The mishap raises questions of what could be done to prevent it, including:
- periodic checks or replacement of water heater thermostat and pressure relief valve.
- a backflow prevention valve on the cold input to the water heater tank.
- can the furnace be protected against water from above? (The configuration of the ducts and furnace is typical, open grills in the floor.)
- ensuring plastic materials in residential cold water plumbing can withstand boiling water. (There are of course different types of plastic. In this case the gray plastic input line was replaced with a better line having stainless braided flex covering. An option of a flow-break valve in that line is being reviewed (the maker of the better line offers a simple valve in the large end that is claimed to close when water flow rate is excessive). Does use of plastic depend on certain features like backflow preventer? (The traditional toilet inlet line is a bendable metal material, braided stainless is an option but has plastic lining so would not fully contain water if overheated. (It is also easier to install than semi-ridig lines.)
- other measures (for example, the house already has a CO detector near the main bedroom, and smoke alarms including one near the furnace).

Each requires evaluation of risk and feasibility.
(For example:
- the warped flush flapper valve does not result in damage just waste of water, because there is an overflow tube in the tank.
- the flow-break valve won't prevent a leak from backflow if the plastic lining of the better line melts, as it is at the top of the line. The stainless braid covering does increase resistance of the line to high temperature by preventing bulging that would lead to burst, and should reduce rate of leaking. (The flow break valve will only help in some cases of failure downstream such as failure of the fitting it connects to at the toilet tank or of plumbing inside the toilet tank that results in high flow. Failure of the standard toilet tank's water level control to shut off would not result in high flow, and would be mitigated by the overflow tube in the tank. I don't know about the new accumulator flush systems.)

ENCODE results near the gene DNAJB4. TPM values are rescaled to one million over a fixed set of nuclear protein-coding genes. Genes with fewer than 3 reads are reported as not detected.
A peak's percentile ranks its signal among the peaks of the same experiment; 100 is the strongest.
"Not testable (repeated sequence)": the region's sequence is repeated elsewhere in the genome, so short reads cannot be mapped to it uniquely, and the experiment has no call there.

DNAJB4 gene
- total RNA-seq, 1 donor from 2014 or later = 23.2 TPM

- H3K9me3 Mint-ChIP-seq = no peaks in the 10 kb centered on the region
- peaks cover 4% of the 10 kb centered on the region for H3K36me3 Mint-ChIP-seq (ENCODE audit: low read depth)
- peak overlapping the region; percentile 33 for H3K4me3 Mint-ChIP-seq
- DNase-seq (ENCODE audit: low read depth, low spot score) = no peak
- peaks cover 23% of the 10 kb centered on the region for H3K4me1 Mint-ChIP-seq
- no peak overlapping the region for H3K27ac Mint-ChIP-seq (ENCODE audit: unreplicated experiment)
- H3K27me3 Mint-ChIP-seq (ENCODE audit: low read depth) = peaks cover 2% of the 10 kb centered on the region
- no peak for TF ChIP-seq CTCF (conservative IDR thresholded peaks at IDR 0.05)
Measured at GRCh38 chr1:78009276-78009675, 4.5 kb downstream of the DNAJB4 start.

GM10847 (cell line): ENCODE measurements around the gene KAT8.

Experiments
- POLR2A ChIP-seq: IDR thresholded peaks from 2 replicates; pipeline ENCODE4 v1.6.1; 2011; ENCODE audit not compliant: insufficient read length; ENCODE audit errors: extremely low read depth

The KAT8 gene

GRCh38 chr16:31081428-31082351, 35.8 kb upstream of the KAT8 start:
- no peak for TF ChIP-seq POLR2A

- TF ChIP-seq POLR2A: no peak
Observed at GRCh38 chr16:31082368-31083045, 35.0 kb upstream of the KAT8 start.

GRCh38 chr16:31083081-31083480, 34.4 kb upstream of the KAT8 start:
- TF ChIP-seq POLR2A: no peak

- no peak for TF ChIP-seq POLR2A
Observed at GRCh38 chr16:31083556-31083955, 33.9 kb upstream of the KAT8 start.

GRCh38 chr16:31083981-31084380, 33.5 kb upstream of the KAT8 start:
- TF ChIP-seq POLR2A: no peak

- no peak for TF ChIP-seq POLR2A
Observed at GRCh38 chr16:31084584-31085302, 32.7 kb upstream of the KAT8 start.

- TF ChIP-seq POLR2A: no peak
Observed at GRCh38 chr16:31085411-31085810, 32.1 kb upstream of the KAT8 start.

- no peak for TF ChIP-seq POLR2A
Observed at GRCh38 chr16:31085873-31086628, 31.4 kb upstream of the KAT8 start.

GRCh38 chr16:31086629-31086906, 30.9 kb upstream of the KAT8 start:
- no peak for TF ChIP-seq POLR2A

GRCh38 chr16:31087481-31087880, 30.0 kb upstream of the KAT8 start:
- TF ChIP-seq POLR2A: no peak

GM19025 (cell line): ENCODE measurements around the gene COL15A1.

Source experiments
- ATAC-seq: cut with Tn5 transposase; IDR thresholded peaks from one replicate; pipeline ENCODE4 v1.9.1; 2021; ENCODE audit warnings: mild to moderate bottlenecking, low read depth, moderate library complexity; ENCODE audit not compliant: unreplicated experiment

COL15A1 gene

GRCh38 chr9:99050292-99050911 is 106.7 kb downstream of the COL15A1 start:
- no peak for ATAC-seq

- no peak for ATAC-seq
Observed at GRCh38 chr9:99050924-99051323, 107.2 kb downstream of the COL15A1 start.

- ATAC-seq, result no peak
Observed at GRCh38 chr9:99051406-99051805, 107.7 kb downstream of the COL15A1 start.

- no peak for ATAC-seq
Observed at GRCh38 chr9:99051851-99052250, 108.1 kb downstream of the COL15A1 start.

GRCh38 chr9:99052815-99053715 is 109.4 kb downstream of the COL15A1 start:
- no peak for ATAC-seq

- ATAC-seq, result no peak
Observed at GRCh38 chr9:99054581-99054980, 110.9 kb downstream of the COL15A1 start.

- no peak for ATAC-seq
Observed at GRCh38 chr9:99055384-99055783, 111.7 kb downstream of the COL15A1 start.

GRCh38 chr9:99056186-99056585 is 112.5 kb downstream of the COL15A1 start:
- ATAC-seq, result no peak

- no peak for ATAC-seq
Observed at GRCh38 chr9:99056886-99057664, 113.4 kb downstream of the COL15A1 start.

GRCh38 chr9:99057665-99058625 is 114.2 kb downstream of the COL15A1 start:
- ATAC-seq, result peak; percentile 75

- whereas water getting into the furnace is potentially damaging and risky.)

I am impressed by the features in the replacement water tank and installation, any one of three of them would have prevented the mishap.

(At the same time I am impressed by the longevity of the old tank itself, albeit made of bronze material that would cost more than an entire new tank today. It could have been kept except for lack of safety features desired today - and would have continued to be intact beyond the life of the new tank. Fortunately scrap value of the old tank is high due to the material.)

Analysis of failure modes is standard practice today in many fields. I expect that specific failure modes are considered in building codes, which for example today require a vacuum relief valve, certainly there is no warning in stores about use of the plastic line with old water heaters. This is not a thorough engineering analysis, only an example of considerations, presented to educate on considerations in designing and maintaining.

Keith Sketchley 2011.08.22 Legalities on home page.